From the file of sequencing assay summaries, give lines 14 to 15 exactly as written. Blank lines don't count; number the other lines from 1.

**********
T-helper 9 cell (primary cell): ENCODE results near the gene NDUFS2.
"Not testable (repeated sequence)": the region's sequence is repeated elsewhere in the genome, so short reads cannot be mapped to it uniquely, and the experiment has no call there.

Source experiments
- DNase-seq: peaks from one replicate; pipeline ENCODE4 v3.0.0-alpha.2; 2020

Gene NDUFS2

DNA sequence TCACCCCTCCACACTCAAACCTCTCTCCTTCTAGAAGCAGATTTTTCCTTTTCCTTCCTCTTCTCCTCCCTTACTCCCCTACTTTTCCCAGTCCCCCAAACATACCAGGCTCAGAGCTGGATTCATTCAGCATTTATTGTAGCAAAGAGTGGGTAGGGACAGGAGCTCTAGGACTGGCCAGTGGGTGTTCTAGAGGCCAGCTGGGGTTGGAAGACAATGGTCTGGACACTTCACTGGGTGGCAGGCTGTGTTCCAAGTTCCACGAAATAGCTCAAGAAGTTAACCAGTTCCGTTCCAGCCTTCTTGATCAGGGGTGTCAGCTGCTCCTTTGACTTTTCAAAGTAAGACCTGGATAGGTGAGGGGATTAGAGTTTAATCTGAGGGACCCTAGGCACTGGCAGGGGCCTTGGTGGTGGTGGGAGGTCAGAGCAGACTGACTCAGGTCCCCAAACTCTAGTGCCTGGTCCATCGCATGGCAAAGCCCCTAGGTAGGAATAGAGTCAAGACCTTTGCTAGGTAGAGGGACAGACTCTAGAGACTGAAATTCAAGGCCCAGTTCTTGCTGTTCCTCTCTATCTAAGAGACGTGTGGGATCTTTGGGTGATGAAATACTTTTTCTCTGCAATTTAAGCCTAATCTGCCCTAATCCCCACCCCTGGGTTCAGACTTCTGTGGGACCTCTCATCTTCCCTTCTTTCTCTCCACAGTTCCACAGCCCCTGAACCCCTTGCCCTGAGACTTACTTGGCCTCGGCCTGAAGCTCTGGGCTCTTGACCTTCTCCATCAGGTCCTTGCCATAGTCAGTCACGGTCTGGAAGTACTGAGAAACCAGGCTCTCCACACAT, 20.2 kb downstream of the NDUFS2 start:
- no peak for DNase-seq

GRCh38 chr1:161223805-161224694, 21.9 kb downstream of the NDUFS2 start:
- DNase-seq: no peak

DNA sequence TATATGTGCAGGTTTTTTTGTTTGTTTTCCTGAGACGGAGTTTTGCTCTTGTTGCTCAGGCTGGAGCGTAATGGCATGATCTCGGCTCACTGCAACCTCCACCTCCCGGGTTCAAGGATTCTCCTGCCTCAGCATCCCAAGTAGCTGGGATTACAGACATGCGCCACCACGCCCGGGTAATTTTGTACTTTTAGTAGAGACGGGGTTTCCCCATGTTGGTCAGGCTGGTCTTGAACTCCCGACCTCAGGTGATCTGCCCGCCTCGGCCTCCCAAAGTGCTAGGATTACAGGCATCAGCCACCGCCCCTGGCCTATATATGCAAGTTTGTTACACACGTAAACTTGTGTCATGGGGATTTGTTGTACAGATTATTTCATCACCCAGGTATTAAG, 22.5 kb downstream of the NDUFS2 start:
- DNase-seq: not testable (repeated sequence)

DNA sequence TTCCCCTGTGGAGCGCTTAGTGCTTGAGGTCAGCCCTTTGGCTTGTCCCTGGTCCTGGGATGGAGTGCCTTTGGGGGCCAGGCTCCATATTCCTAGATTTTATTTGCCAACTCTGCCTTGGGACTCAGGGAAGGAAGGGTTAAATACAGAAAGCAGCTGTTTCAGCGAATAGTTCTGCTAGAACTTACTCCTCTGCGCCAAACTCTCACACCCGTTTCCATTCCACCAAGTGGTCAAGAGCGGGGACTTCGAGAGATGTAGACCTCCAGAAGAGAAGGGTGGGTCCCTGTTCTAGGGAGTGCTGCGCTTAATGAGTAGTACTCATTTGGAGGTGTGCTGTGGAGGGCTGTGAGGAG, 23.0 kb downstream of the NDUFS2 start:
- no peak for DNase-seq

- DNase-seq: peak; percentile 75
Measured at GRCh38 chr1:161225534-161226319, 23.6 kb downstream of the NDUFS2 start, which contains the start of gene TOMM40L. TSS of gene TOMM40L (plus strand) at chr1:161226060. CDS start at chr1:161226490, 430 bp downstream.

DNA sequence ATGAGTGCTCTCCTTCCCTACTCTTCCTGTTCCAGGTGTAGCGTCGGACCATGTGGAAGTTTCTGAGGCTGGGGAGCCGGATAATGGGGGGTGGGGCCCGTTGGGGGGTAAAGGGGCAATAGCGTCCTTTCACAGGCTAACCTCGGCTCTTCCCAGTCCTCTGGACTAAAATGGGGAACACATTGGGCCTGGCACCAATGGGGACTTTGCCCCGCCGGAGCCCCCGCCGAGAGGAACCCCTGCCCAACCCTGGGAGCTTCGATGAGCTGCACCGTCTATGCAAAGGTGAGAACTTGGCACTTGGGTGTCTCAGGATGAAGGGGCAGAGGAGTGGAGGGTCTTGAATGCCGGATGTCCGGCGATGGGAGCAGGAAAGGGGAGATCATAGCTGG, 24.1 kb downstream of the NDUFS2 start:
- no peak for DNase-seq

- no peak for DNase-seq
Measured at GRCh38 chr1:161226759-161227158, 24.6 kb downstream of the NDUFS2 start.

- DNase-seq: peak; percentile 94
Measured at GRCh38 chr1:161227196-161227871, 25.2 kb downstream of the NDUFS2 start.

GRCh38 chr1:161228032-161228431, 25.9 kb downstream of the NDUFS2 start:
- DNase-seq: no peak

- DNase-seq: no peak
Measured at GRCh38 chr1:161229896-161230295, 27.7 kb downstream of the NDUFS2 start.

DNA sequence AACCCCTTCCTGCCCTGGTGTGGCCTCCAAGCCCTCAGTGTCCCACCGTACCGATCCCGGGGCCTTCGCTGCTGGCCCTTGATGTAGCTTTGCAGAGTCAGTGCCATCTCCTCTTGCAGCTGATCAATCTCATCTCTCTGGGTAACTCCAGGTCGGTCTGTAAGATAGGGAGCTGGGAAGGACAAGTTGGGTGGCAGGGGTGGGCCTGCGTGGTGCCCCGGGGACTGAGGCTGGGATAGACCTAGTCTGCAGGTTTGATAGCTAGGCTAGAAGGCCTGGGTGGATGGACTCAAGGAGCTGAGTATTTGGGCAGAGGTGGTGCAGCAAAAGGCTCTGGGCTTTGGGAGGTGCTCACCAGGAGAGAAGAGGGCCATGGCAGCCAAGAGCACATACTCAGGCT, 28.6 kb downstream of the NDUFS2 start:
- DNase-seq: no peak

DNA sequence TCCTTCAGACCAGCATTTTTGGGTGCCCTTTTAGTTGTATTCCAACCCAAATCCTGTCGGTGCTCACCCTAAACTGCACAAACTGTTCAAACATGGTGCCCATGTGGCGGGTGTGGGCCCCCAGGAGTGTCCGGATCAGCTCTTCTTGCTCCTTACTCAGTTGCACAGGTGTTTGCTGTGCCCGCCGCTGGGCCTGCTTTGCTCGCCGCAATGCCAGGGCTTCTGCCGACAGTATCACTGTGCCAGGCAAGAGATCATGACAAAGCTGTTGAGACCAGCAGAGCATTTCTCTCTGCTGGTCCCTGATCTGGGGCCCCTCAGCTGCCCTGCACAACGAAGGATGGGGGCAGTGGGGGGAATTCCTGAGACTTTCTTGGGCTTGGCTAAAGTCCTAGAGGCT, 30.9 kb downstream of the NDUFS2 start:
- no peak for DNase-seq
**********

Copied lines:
- DNase-seq: peak; percentile 75
Measured at GRCh38 chr1:161225534-161226319, 23.6 kb downstream of the NDUFS2 start, which contains the start of gene TOMM40L. TSS of gene TOMM40L (plus strand) at chr1:161226060. CDS start at chr1:161226490, 430 bp downstream.